The Stanly News and Press (Albemarle, NC)

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October 7, 2012

New London prepares for growth

Sunday, October 7, 2012 — The town of New London has a few good problems on its hands.

The town’s growth, plus the increased interest in industries wanting to move there, is creating situations where the town needs to push forward with a new proposed zoning map. That, and further discussion about the Carolina Thread Trail, were the top agenda items during Tuesday’s commissioners meeting.

The town’s zoning board put together a map that was presented on Feb. 14 that includes areas of suggestion for zoning. As it stands, some areas of the town are designated for agriculture (R-A) while others are listed as R-20, the highest zoning area. In some cases, they are listed as both.

The zoning board approved a map that takes those areas into account with the idea of going forward with a plan to zone it properly for things such as potential new businesses and residential areas.

New London Mayor Calvin Gaddy proposed that all land owners and adjacent land owners in the proposed areas be notified of the recommendations for zoning changes and that a public hearing be held before the commissioners come back to take a final vote. The proposal was approved by each commissioner.

“We have a lot of industry for a town as small as we are, a lot of industry,” Gaddy said.

“Maybe it will attract new residents to come and build houses, which everybody would like to see done.”

Gaddy said the county was in charge of zoning most of these areas in the past and, in some cases, took zoning requests on a case-by-case situation. That’s particularly true in the southern part of the town, which was acquired in 2000. Gaddy pointed out on the map situations where there was a house here, a highway business next to it, a neighborhood business next to that and so forth.

“It’s a hodgepodge there,” Gaddy said.

“Prior to New London taking this area down here in 2000, this was county zoning. They zoned it like they wanted, and it appears they just took it on a one-on-one basis.

“If I wanted to do a business that needed to be neighborhood, they made it neighborhood. If I wanted to do a business that was highway, they made it highway.”

Gaddy said the zoning won’t affect existing homes in the propsed areas at all. He wasn’t sure how many people would have to be contacted or how long it would take before the date of the public hearing could be determined.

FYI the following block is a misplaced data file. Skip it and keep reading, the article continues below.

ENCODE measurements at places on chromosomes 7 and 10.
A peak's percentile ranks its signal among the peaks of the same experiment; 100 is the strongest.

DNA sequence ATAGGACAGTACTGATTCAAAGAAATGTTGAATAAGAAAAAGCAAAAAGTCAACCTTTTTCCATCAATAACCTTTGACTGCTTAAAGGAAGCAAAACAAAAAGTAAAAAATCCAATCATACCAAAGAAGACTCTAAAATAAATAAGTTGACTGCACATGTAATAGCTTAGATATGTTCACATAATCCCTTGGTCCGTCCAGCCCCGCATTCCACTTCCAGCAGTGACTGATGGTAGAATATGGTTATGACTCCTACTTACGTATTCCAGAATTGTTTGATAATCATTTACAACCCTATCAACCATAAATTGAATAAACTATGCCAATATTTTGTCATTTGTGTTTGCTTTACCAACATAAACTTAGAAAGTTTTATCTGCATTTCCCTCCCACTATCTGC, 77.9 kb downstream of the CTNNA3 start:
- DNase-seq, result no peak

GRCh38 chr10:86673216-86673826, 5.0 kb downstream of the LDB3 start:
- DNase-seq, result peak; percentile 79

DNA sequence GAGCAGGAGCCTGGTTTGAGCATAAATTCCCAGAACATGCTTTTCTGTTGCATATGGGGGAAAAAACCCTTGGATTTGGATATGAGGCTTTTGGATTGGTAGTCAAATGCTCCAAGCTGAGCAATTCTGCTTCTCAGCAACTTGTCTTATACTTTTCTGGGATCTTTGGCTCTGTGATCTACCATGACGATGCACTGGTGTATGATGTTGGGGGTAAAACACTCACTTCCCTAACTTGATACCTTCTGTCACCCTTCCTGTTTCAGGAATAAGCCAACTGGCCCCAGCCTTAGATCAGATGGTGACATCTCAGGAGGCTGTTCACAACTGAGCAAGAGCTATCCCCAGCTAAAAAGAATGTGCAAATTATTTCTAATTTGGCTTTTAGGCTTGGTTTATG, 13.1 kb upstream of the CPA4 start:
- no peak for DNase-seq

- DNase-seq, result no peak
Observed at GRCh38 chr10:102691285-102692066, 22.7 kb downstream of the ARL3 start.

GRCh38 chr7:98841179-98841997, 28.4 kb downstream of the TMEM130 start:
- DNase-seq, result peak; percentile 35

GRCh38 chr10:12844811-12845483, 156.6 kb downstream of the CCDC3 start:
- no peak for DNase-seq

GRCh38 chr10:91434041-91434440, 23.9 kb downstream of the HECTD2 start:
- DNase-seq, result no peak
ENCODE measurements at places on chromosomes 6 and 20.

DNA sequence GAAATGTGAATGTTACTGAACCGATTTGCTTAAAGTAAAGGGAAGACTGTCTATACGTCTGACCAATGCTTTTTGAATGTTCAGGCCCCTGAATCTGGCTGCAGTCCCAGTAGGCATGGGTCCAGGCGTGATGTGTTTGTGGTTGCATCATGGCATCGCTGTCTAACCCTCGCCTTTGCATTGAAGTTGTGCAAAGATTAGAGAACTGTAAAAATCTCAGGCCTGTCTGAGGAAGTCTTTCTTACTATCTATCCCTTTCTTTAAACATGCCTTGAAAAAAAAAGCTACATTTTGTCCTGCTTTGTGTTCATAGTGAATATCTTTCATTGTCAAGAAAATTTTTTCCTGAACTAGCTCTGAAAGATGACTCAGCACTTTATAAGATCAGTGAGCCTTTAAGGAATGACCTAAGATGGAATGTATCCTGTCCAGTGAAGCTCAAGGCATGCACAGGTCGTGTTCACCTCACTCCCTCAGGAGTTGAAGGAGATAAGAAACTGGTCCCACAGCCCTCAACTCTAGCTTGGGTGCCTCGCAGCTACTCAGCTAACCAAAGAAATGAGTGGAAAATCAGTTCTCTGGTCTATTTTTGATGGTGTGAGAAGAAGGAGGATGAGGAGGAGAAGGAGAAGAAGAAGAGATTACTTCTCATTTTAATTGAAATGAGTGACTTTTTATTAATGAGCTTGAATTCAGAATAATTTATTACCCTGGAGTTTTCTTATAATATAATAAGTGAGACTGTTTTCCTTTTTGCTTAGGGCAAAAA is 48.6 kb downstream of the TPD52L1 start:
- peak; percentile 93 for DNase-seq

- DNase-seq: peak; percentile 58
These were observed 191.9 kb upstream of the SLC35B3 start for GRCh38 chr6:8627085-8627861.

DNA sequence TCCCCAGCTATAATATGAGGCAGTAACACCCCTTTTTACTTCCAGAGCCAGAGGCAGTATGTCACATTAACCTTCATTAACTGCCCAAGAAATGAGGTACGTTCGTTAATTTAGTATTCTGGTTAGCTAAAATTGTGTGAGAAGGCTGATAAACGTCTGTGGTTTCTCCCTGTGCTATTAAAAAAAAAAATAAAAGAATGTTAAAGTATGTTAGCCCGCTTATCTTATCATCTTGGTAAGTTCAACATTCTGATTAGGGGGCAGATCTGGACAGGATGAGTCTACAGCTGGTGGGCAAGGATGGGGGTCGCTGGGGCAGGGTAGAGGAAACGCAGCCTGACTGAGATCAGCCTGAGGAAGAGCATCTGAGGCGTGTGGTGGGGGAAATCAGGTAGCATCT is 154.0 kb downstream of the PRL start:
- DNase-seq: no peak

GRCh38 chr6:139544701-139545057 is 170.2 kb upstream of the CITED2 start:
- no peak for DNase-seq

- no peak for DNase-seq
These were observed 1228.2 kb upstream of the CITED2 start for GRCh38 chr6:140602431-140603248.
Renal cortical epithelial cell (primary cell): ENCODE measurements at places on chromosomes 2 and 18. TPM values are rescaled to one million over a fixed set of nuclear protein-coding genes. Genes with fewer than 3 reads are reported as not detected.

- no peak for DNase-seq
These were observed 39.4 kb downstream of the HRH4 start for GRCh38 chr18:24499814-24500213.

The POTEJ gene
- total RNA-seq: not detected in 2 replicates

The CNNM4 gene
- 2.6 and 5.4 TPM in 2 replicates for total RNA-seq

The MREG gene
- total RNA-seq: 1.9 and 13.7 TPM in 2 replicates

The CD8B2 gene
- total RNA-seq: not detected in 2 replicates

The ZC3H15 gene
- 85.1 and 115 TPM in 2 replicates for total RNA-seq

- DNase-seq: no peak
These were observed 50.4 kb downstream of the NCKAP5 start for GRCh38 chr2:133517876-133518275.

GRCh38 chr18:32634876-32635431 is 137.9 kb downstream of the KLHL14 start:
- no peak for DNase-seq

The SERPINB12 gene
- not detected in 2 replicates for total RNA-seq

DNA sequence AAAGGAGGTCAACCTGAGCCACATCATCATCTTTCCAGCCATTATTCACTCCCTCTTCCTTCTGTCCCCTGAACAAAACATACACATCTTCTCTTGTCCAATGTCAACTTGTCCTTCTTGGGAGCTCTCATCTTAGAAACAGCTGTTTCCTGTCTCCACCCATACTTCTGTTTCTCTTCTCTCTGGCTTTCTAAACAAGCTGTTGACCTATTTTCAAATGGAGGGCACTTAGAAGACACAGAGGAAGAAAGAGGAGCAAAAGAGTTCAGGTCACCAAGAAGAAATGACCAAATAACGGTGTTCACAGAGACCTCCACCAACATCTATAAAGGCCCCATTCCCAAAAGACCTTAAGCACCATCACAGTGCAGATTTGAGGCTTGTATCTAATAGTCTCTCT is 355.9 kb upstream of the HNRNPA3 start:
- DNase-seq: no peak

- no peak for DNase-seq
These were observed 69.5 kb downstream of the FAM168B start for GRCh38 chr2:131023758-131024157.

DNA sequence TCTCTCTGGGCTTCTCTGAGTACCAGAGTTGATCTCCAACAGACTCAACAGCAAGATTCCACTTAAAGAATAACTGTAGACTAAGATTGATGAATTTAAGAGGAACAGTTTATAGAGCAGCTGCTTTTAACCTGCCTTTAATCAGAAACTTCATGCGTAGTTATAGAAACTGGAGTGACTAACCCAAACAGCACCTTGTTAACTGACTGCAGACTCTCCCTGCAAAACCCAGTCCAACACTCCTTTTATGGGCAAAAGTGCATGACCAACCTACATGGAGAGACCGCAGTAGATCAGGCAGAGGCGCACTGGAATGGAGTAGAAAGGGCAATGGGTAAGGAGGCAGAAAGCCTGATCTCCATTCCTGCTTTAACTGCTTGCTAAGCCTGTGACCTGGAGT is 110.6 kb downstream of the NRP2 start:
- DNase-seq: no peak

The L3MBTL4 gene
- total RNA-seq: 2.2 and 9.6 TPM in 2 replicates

The other major item of business is the Carolina Thread Trail. Misenheimer, Richfield and New London are working together to get their portion of the paved trail off and running.

The Carolina Thread Trail is a regional trail network that, when completed, will reach 15 counties and 2.3 million people, according to its website. Portions of the trail stretch from as far south as Rock Hill, S.C. and go through Mecklenburg and Cabarrus counties up to areas just south of North Wilkesboro.

The proposed area also includes Stanly County. Gaddy said Albemarle has already completed a lot of its trails on its own. New London, Richfield and Meisenheimer want to do their parts to extend the trail into Cabarrus County. Gaddy presented a map that shows the winding trails going past places such as North Stanly High School, into each town and past Pfeiffer University.

Gaddy said the town will seek grants, including ones from Carolina Thread Trail, to help offset the costs, which he estimates will be $800,000-$900,000.

“All of these things attract industry,” Gaddy said.

“The first thing industry looks at is things like this thread trail, they look at schools and churches. They look at all of the things for the people that are going to work for them.

“This is where they want to locate. It’s a big deal now to try to attract industry.”

Other items discussed during the meeting:

n Last month’s agenda and minutes were approved.

n Mayor Pro-Tem Bill Peak said that all sewer pump stations were now working. The Highland pump needed around $2,000 in repairs.

“We hope it’s good for a while,” Peak said.

“These are 10-year-old pumps. We’ll take care of them as problems arise.”

He also said the ammonia nitrate levels were “the lowest I’ve seen.”

He also said a manhole that was knocked open in the town has been sealed.

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